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The New York Giants are an American football professional team situated in the New York metropolitan region. The Giants are a member of the National Football Conference’s (NFC) East division in the National Football League (NFL). The team’s home games are held at MetLife Stadium in East Rutherford, New Jersey, 5 miles (8 kilometers) west of New York City (shared with the New York Jets). The Giants host their summer training camp at the Meadowlands Sports Complex’s Quest Diagnostics Training Center.
The Giants were one of five clubs to enter the NFL in 1925, and they are the only one of those five teams still in existence, as well as the league’s oldest franchise in the Northeast. With eight NFL championship titles, the team ranks third among all NFL franchises, with four in the pre”Super Bowl era (1927, 1934, 1938, 1956) and four since the Super Bowl’s inception (XXI (1986), XXV (1990), XLII (2007), and XLVI (2011)), as well as more championship appearances than any other team (19 overall). Only the Green Bay Packers (13) and the Chicago Bears (11) have more championships (9). The Giants have had 29 Hall of Famers in their history, including NFL MVP award winners Mel Hein, Frank Gifford, Y. A. Tittle, and Lawrence Taylor.
The football team was founded in 1929 as the “New York National League Football Company, Inc.” and changed to “New York Football Giants, Inc.” in 1937 to separate themselves from the professional baseball team of the same name. While the baseball team relocated to San Francisco following the 1957 season, the football team retains the legal name “New York Football Giants, Inc.” and is frequently referred to as the “New York Football Giants” by fans and sportscasters. The squad has also earned various nicknames, including “Big Blue,” “G-Men,” and the “Jints,” a deliberately garbled contraction that was popular in the New York Post and New York Daily News while the baseball team was situated in New York. Furthermore, the club is sometimes referred to as the “Big Blue Wrecking Crew,” despite the fact that this term was initially applied to the Giants’ defensive unit in the 1980s and early 1990s.
The team’s fierce rivalry with the Philadelphia Eagles, which dates back to 1933, is the oldest of the NFC East rivals and has been dubbed the finest rivalry in the NFL in the twenty-first century.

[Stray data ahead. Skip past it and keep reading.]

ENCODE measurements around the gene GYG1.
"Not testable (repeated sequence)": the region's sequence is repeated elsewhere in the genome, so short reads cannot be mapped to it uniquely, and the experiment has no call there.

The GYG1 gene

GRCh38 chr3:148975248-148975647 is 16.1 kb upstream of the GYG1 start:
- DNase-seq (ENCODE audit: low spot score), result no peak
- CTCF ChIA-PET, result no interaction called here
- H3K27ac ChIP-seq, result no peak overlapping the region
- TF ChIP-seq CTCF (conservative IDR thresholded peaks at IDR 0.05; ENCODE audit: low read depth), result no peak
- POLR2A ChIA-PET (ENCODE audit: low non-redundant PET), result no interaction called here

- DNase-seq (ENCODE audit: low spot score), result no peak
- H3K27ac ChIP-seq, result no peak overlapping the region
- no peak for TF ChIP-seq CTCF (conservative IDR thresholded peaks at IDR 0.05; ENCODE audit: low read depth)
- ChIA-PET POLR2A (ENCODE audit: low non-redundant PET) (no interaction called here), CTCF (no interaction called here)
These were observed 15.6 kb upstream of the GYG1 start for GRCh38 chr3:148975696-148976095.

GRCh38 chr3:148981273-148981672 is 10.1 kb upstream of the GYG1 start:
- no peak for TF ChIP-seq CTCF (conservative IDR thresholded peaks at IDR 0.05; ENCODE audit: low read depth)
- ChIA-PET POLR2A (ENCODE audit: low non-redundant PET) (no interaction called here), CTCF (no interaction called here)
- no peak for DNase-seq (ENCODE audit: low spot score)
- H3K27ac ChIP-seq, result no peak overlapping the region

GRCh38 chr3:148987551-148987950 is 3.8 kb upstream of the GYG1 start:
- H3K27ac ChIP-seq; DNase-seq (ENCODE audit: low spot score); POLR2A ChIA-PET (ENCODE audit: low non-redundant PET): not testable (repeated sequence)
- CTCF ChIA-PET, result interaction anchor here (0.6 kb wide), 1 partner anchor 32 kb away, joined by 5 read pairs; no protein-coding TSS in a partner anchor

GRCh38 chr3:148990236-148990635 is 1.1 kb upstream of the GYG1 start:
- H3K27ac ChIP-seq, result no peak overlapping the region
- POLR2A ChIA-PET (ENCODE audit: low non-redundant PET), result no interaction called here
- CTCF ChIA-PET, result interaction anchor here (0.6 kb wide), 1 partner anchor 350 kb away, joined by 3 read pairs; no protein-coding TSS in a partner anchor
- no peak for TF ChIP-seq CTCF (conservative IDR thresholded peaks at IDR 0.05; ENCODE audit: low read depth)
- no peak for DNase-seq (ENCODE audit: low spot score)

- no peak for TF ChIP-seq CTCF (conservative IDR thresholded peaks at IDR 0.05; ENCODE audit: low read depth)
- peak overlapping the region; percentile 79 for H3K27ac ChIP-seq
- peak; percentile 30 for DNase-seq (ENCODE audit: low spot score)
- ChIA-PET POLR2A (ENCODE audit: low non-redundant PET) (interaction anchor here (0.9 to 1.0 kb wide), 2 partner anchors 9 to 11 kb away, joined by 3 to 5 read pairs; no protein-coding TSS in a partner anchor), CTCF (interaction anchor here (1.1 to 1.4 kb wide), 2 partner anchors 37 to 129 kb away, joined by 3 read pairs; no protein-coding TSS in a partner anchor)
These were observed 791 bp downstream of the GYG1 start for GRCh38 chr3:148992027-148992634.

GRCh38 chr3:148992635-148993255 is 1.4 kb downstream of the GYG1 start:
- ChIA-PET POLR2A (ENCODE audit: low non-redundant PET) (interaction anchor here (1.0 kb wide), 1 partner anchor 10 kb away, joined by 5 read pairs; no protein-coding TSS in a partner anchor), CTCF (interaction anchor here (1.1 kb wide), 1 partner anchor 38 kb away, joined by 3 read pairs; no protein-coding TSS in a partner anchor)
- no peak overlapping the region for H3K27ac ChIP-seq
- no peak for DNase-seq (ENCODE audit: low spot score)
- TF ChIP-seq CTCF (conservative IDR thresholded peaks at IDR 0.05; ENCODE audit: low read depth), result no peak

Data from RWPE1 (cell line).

On October 4, 1925, the Giants played their first road game against All New Britain in New Britain, Connecticut. In front of a crowd of 10,000, they beat New Britain 26″0. With an 8″4 record in their debut season, the Giants were a triumph.
The squad won the NFL title in its third season, finishing with the best record in the league at 11″1″1. After a dismal fourth season (1928), owner Mara purchased the entire Detroit Wolverines roster, mostly to obtain star quarterback Benny Friedman, and united the two teams under the Giants moniker.
Many people questioned the professional game’s quality in 1930, arguing that college “amateurs” played with more vigor than professionals. The Giants faced a squad of Notre Dame All-Stars at the Polo Grounds in December 1930 to raise money for New York City’s jobless. It was also an opportunity to demonstrate the pro game’s competence and status. Knute Rockne reunited his Four Horsemen, along with his 1924 Championship team’s talents, and urged them to score first, then defend. Rockne, like the majority of the people, dismissed professional football and predicted an easy victory. Friedman rushed for two Giant scores and Hap Moran passed for another, but it was a one-way game from the start. Notre Dame was unable to score a goal. Coach Rockne informed his players once it was all done, “That was the most incredible football machine I’ve ever seen. I’m thankful none of you were injured.” The game collected $100,000 for the homeless and is credited with proving the professional game’s authenticity for those who were skeptical. It was also the famous Rockne’s final game as a coach; he died in an aircraft tragedy on March 31, 1931.